Randall Munroe’s latest book Thing Explainer will be released tomorrow. In the book, Munroe uses line drawings and only the thousand most common words to provide simple explanations for complicated objects.
It’s good practice to use words that are commonly understood. In some industries, Technical Authors have to write using only a limited list of approved words (a “controlled vocabulary”). For example, there are controlled vocabularies for aircraft maintenance manuals, because some maintenance engineers have a only limited amount of English.
Sometimes, the word “stuff” doesn’t help the reader to understand. So what do you do when readers need to understand the small differences between objects, particularly when they can have a big effect on what happens next?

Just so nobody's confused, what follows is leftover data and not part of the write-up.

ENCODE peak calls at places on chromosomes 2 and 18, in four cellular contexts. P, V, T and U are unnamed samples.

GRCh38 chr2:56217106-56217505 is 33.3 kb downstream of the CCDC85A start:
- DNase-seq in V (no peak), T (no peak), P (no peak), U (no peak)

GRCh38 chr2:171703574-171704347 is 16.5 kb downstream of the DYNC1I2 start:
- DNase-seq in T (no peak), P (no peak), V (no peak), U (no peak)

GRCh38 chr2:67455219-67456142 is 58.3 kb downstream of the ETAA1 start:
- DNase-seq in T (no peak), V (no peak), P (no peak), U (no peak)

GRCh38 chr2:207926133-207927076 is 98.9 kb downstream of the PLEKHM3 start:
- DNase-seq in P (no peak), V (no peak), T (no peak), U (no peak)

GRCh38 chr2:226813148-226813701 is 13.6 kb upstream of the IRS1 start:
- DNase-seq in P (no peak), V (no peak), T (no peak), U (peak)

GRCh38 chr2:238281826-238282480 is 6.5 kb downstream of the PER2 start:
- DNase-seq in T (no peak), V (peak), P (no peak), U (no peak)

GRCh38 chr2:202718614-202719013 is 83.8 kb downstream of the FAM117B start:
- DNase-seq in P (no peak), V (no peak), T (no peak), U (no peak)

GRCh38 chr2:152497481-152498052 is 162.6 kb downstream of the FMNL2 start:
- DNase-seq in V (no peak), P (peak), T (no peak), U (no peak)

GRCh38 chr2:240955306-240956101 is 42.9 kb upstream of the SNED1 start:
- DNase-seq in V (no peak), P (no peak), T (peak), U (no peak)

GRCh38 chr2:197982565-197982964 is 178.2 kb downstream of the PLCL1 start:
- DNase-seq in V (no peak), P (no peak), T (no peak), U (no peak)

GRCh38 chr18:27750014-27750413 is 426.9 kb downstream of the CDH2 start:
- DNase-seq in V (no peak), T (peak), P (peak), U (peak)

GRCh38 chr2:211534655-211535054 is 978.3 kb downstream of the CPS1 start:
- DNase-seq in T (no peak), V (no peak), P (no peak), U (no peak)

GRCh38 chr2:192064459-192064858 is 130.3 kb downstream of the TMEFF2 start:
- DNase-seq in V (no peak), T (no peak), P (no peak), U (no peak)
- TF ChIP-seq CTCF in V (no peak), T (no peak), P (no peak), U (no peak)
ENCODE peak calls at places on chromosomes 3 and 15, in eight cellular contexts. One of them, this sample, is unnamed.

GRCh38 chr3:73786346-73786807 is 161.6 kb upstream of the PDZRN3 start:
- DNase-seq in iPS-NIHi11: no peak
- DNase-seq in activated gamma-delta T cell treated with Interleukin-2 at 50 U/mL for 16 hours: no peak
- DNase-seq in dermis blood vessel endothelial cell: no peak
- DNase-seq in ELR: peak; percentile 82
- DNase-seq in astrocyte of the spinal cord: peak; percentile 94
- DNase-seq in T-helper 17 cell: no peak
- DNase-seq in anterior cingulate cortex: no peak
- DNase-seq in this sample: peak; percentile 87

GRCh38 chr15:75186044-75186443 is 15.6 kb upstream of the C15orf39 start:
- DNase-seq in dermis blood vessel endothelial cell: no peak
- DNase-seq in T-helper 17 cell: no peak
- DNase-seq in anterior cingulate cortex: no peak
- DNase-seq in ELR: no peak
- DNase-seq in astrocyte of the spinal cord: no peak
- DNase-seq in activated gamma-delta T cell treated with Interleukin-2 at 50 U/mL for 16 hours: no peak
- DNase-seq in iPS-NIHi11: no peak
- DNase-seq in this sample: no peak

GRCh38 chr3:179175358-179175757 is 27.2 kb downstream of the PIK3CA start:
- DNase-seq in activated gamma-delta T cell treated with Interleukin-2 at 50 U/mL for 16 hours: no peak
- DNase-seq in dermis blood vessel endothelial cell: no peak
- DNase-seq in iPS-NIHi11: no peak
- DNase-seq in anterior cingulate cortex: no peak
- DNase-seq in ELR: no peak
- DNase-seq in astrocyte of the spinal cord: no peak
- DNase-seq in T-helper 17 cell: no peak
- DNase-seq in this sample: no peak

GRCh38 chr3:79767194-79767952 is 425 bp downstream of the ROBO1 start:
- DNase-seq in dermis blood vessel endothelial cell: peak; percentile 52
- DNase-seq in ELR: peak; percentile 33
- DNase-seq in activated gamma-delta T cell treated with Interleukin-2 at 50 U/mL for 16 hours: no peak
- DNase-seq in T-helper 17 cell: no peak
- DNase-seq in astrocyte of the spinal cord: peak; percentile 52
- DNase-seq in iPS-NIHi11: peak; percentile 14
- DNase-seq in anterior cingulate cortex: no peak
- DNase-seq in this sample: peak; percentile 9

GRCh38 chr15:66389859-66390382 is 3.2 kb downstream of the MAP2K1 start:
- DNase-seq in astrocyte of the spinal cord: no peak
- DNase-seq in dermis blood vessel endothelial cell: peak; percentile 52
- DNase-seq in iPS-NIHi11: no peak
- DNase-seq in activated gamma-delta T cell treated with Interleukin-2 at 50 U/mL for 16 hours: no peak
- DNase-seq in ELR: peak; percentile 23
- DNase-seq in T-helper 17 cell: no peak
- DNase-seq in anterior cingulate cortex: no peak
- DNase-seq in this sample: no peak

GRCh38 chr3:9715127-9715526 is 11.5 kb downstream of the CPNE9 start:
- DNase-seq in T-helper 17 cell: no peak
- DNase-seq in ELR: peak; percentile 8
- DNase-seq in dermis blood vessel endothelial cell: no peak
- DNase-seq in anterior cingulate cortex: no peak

In order to write clearly, there are times when you need to use more than the thousand most common words. Technical Authors deal with this issue by using concept, terms and references topics. When they need to use words that some users might not understand, Technical Authors provide a link (or cross reference ) to another topic. This other topic provides an explanation or a definition of the word or concept. The topic can contain words, images, diagrams, animations or videos to help the user grasp the meaning.
It’s good to use simple words, but it’s more important to make sure the information is clear.